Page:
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BUFFALO - The football gods created the pre-season for trial-and-error.

It's a test-run for the regular season. On Friday, when theBuffalo Bills face the Minnesota Vikings in their pre-season home opener at Ralph Wilson Stadium, you'll get early answers to some of the season's key issues. How's E.J. Manuel looking? What's the new coaching staff like? Who's that undrafted rookie on the offensive line and why is he playing so well?

And this season, due to new NFL stadium rules implemented for 2013, you'll also be asking yourself another question.

What in the world can I bring into the stadium this year?

"There's always a learning curve," said Andy Major, the Bills' Vice President of Event Operations and Guest Experience, referring to the multiple changes at both the NFL and team-specific levels. "We're doing the best we can to get the word out."

The Bills announced close to a dozen changes on Tuesday, ranging from the seat-cushion policy to increased security to the open container law in Orchard Park. But there's one change in particular that may have a significant impact on a demographic that makes up close to half of the NFL's fan base. These are the people who buy a lot of the NFL's merchandise and increasingly play in a lot of fantasy football leagues.

We're talking about the female fans. Under the new rules, stadiums cannot allow people to enter with purses larger than the "size of a hand." Bags must have a clear exterior - so all items are visible - and they must be 12" x 6" x 12".

"The changes affect female fans more than male fans, clearly," said Melissa Jacobs, the founder of TheFootballGirl.com. "The truth is, how much do we really need to bring to a game? It's just the idea that, what if we did? Or what if we have a kid? Or, quite, frankly, what if it was 'that time of the month'? You're just excluded from that."

Jacobs wrote about this very topicon her website earlier this summer, when the NFL announced the rule changes. Several female readers commented on the story to express displeasure with the rule. A poster named "Donna" called it "blatant discrimination."

Jacobs won't take it that far.

"I don't think it's fair to draw the conclusion that they don't care about their female fan base," Jacobs said. "But I just think this wasn't thought out very well."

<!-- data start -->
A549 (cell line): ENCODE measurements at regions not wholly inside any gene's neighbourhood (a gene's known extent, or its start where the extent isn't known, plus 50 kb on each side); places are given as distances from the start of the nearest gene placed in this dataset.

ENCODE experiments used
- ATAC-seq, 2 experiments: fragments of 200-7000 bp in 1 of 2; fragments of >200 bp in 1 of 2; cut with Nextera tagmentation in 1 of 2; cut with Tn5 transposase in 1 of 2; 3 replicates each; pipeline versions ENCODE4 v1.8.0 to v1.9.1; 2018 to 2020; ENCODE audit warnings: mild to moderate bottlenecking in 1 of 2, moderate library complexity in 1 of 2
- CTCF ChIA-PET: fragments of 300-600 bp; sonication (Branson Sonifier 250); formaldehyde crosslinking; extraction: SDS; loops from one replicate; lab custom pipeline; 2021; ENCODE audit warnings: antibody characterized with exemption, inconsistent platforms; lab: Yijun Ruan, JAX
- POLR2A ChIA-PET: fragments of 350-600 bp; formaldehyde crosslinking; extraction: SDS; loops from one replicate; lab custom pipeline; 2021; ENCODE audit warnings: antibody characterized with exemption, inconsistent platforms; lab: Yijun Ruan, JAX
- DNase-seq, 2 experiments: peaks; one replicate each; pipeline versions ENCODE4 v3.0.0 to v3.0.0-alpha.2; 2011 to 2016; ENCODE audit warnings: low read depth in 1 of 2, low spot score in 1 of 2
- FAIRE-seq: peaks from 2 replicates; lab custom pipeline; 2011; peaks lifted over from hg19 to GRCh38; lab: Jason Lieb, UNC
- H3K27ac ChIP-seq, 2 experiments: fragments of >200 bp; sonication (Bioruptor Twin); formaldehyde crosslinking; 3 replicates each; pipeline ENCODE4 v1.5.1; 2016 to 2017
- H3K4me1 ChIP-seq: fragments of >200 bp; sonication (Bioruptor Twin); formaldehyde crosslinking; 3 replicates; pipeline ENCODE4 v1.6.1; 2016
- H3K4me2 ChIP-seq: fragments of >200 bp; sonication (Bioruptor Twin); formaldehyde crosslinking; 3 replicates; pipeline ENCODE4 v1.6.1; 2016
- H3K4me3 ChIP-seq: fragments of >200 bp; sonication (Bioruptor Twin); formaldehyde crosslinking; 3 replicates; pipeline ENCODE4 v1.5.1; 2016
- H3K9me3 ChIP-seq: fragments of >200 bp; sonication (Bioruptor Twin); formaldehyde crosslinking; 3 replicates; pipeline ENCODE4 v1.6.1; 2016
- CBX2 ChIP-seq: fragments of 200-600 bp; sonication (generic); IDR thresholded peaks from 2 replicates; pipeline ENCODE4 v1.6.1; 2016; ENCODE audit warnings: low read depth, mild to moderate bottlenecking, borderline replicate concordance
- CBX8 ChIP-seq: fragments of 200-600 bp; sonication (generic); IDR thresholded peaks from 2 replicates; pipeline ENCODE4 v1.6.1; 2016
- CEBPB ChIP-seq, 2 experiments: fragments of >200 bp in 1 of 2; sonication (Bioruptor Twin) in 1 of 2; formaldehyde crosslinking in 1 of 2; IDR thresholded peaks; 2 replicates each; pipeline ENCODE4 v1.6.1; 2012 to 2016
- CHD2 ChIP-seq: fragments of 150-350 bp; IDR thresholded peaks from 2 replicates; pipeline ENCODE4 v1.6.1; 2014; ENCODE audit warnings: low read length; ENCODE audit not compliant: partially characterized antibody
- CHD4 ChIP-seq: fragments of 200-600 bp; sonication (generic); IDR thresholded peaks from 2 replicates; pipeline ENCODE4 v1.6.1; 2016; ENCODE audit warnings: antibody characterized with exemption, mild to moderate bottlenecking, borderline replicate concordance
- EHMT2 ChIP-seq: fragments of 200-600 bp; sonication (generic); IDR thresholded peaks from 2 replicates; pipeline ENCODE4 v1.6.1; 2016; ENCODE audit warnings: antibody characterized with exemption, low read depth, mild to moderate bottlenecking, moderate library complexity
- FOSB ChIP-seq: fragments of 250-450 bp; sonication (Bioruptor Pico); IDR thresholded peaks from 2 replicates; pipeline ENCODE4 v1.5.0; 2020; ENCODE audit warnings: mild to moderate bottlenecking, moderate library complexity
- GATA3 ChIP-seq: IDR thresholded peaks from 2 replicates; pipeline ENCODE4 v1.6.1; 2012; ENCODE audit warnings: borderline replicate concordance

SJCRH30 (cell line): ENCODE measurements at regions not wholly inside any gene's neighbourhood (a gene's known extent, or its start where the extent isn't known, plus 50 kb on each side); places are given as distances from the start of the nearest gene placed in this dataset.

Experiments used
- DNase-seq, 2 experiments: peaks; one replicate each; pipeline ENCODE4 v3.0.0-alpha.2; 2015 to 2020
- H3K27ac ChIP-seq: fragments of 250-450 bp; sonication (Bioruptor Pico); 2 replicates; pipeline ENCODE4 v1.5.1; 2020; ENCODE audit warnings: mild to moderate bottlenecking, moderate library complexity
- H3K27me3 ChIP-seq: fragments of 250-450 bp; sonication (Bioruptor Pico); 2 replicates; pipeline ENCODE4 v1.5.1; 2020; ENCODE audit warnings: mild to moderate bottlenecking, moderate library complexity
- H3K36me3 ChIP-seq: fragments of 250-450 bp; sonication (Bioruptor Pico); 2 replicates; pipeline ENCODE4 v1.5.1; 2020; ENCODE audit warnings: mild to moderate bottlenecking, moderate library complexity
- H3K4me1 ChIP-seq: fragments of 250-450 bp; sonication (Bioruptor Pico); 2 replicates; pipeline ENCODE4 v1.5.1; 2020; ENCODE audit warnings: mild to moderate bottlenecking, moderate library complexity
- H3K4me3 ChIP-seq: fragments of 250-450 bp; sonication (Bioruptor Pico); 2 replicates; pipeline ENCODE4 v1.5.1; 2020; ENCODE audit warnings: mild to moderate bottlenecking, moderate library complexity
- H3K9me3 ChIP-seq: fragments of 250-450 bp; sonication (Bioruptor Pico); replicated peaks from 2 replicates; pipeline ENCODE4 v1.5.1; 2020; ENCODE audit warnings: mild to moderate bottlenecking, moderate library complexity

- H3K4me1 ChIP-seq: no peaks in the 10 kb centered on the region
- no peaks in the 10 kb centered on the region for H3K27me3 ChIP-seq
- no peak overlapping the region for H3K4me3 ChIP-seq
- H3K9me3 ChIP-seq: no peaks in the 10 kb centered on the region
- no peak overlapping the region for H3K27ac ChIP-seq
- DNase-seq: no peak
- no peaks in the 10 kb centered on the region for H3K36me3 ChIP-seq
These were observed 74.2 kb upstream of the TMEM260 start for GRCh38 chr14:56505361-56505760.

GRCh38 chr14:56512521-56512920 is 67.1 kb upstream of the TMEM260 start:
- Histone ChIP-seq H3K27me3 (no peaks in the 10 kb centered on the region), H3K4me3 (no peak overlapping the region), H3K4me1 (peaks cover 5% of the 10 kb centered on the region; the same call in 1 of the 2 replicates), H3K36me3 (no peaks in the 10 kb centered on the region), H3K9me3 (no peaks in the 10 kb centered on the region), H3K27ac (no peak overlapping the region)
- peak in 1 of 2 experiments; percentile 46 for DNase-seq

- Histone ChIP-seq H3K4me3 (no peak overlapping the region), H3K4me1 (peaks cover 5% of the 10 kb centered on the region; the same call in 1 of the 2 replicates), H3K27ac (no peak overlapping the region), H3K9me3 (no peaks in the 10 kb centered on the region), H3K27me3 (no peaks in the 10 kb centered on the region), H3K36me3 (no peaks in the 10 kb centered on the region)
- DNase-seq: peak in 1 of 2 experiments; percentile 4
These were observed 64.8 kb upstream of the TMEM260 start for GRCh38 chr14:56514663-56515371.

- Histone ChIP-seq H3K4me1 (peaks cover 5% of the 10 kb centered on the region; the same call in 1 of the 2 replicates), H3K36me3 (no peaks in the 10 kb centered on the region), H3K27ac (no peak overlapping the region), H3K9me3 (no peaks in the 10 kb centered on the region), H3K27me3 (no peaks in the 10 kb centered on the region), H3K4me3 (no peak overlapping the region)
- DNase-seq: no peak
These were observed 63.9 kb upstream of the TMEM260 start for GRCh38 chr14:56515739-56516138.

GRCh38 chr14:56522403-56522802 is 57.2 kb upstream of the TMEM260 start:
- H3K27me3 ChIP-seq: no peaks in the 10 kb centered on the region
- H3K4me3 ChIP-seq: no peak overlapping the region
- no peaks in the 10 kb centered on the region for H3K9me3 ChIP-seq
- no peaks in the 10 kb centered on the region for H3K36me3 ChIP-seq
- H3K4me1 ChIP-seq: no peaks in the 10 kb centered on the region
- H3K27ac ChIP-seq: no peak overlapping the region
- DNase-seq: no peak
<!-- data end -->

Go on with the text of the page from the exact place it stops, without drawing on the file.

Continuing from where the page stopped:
From the Bills' perspective, Major defended the NFL rule as a matter of security. The team, which has released a full list of stadium rules on its website, stated in a news release that "the following new Fan Experience Enhancements have been implemented for the 2013 season in an effort to improve the safety and comfort of our fans." The Bills have also implemented tailgating restricts by banning kegs, as well as drinking alcohol at gate entry lines. They've also beefed up perimeter security and have added 128 members of the Erie County Sheriff's Department to the security crew.

As for the bags, Major said it's all about ensuring that fans cannot sneak dangerous materials into the stadium.

"We'll make an exception for the medically-needy, or different cases where somebody needs to bring in diapers or things for children," Major said. "There are always those things we've been dealing with since 9/11, and we're still happy to do those things case-by-case."

Major also said the changes should result in faster lines at the gate.

But perhaps the most controversial issue this summer has surrounded the seat cushions. Major said the NFL's initial press release, which banned all seat cushions league-wide, was a source of concern at first for fans and team officials. However, he said the Bills worked with the league to make an exception for Buffalo, which, of course, gets a little icy during the winter. Now, certain seat cushions are allowed- but they must be a certain size and cannot have zippers.

"That was a little bit of a surprise [at first,]" Major said. "We were able to make a little bit of an adjustment. You can have seat cushions on the metal bleachers."

Still no large purses, though.

"But I don't think that'll keep you home if you really, really want to be there," Jacobs said. "That's the power of the NFL."

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